The principal concern with the coming explosion in immigration will not be economic, but cultural. As with every other period of mass immigration in American history, the ability of the United States to absorb and assimilate new arrivals and their children will be a central concern. But this particular wave of immigrants will be different, and handling it smoothly may be more difficult than most are now willing to imagine.
By its very nature, a guest worker program is meant to provide temporary labor, not citizens. There will be less of an incentive for these migrants to drop their old allegiances and become fully American in national identity, and inevitable failures to enforce the program at various levels (border security, verification of legal status by employers, workers who overstay their visas, etc.) will mean that the United States will probably still have a large and growing illegal immigrant population. The pace and scale of this immigration will be unmatched in recent American history, and it will carry unintended consequences.
The vast majority of unskilled workers brought into the United States (particularly in the border region) through this future guest worker program will be from Mexico. By itself, the process of immigration is the same for Mexicans as it is for the Irish, the Poles, and the Chinese. The process of assimilation, however, is different for Mexicans, not because of some inherent cultural difference, but because of geography. Other groups of immigrants, separated from their homeland by vast oceans, follow a predictable pattern of cultural adaptation. The first generation, having been born into another nation, retains strong ties to and identification with that nation, but being far from home and immersed in a new environment, have difficulty passing on their intact national identity to their children. Those children grow up going to American schools, speaking English, and identifying primarily as Americans. In a border region, this kind of immersive assimilation is more difficult.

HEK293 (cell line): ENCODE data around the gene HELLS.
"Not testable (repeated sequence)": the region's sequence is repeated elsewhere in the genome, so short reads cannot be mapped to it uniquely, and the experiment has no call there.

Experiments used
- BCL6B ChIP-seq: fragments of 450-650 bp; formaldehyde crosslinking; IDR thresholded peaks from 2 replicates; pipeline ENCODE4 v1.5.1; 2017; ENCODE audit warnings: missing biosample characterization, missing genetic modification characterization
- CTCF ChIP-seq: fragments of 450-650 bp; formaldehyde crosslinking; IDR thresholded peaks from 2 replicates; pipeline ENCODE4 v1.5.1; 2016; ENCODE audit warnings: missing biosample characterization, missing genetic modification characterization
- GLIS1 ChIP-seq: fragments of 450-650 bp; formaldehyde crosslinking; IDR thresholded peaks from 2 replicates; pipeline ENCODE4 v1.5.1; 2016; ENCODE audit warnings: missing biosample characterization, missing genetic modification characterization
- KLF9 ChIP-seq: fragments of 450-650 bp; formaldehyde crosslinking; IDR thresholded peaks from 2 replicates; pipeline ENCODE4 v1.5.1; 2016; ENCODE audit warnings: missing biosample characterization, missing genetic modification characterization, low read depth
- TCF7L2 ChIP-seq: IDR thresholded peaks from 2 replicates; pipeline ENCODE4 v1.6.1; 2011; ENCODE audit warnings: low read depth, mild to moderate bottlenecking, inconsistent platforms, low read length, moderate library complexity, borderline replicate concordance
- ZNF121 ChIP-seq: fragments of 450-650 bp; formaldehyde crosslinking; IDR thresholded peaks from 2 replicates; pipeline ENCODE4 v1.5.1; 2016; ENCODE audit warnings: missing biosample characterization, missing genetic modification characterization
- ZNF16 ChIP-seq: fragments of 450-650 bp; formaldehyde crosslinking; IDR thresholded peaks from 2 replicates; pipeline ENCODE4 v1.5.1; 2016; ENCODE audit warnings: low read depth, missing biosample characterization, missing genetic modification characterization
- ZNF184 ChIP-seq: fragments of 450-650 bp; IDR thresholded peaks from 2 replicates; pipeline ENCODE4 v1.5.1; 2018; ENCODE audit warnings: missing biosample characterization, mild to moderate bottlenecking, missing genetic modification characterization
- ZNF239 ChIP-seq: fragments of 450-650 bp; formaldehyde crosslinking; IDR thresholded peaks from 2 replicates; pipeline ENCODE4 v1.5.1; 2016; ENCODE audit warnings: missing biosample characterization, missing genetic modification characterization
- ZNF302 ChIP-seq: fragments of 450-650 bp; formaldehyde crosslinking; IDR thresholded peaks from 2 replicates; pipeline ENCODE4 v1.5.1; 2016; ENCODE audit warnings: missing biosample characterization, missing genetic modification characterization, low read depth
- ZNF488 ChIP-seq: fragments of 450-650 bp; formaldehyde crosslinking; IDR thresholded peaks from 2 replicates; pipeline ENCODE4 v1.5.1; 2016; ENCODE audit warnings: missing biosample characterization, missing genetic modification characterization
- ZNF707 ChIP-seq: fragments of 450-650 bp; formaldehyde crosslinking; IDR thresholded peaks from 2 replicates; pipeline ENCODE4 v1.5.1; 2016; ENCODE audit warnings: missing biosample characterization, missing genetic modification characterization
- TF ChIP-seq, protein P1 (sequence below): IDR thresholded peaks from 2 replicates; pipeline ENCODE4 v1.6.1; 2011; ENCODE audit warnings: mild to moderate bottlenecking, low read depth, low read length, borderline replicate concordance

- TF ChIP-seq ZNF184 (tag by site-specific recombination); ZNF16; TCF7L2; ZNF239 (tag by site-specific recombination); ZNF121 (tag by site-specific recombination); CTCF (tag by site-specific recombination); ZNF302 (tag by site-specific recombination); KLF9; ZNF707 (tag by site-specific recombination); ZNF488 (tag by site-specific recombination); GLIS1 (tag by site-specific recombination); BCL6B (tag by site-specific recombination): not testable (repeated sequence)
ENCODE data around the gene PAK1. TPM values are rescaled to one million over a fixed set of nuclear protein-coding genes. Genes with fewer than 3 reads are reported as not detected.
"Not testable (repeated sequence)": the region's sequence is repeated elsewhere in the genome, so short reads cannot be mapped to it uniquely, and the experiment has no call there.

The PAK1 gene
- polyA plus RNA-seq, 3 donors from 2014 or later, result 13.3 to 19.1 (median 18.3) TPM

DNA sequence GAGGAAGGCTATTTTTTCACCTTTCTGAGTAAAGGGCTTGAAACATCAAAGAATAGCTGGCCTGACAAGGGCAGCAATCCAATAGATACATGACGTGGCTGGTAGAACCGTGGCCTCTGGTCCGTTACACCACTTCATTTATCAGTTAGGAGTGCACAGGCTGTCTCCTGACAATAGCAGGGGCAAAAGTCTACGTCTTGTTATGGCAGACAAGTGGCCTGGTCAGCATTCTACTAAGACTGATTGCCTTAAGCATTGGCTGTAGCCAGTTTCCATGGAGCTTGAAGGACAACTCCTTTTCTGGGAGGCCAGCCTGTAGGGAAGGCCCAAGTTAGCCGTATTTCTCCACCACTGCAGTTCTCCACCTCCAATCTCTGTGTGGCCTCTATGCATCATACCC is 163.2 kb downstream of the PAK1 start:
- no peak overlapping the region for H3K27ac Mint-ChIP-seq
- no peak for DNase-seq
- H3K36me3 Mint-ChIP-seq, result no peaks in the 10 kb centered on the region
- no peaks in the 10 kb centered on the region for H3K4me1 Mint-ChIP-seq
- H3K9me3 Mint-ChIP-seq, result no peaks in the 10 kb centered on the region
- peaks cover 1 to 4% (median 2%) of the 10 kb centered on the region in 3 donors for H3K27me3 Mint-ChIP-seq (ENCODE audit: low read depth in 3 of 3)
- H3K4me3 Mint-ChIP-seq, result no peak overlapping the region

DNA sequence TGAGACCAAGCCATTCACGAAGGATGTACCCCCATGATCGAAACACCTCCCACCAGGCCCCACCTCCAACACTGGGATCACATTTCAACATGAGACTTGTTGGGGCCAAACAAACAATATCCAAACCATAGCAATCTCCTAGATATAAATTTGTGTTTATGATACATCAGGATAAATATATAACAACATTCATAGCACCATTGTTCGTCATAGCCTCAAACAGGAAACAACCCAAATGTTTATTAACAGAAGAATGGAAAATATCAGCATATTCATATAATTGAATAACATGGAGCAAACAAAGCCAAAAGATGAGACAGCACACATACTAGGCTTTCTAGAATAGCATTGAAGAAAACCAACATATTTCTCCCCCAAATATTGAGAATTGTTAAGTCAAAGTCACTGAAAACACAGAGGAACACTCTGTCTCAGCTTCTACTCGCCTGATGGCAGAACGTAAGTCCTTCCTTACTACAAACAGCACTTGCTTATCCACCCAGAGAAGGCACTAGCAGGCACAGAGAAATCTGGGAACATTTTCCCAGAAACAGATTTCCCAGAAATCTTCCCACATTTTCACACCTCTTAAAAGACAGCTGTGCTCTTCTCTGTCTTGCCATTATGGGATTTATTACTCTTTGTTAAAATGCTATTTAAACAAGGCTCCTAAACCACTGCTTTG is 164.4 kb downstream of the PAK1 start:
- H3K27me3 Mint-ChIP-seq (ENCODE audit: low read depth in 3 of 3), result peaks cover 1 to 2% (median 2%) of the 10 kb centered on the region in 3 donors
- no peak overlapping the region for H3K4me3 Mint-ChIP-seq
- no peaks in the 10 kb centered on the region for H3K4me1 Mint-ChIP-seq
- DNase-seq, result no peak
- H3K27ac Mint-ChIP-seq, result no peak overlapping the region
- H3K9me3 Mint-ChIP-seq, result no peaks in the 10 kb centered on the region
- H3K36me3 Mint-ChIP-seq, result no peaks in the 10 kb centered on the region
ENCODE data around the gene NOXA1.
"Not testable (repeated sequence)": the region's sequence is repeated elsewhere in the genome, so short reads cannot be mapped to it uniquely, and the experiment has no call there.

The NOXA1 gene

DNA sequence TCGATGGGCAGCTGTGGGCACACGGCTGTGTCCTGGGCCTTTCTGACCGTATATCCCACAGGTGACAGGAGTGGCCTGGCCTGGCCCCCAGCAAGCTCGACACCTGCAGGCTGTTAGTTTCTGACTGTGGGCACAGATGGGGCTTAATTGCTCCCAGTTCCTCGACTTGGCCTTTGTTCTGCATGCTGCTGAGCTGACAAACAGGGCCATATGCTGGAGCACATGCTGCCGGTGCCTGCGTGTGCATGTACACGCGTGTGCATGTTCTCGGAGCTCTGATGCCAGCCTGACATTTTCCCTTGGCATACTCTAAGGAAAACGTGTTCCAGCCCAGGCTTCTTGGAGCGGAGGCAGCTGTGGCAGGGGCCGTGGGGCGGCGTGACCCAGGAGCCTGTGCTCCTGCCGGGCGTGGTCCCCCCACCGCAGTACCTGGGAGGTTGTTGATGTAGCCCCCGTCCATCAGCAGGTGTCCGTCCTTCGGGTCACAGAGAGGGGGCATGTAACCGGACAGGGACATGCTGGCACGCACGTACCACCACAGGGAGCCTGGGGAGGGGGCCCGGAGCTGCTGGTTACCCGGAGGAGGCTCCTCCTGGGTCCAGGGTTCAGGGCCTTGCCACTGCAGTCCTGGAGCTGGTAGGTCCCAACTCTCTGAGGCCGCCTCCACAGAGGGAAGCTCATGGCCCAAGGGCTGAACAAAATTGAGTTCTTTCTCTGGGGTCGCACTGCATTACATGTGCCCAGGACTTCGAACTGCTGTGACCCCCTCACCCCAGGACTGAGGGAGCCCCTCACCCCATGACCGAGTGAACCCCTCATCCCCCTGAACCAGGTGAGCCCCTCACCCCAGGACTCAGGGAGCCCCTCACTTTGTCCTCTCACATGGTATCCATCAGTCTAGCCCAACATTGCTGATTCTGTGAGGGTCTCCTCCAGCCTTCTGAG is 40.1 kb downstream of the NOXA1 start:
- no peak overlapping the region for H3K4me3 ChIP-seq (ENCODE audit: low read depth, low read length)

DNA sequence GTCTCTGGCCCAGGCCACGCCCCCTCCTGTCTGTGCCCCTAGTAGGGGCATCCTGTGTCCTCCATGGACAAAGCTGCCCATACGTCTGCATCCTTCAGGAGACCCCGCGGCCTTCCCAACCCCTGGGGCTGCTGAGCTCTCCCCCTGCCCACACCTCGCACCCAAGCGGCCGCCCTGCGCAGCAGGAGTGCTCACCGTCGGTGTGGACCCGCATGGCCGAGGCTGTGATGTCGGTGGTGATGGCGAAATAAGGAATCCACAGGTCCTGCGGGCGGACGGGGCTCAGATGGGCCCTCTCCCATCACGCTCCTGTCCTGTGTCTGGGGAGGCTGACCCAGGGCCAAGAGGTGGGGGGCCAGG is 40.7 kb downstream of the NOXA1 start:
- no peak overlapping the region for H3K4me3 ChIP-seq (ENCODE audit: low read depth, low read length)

It does not take a genius-level IQ to understand that it is far easier to retain cultural, economic, and personal ties across a nearby land border than to do so over an ocean. The free movement of people, goods, services, and money between the United States and Mexico means that in many cases, people who identify themselves as Mexican spend much of their time and even raise families north of the border. The children of the future wave of guest workers may not assimilate as a whole into the mainstream of American society, but will perhaps see themselves as either having a dual national identity or just a Mexican one. In the coming decades, as the retirement of the Baby Boomers pushes the United States to increase its supply of young, low-cost labor, the demographic balance in the border region will shift dramatically.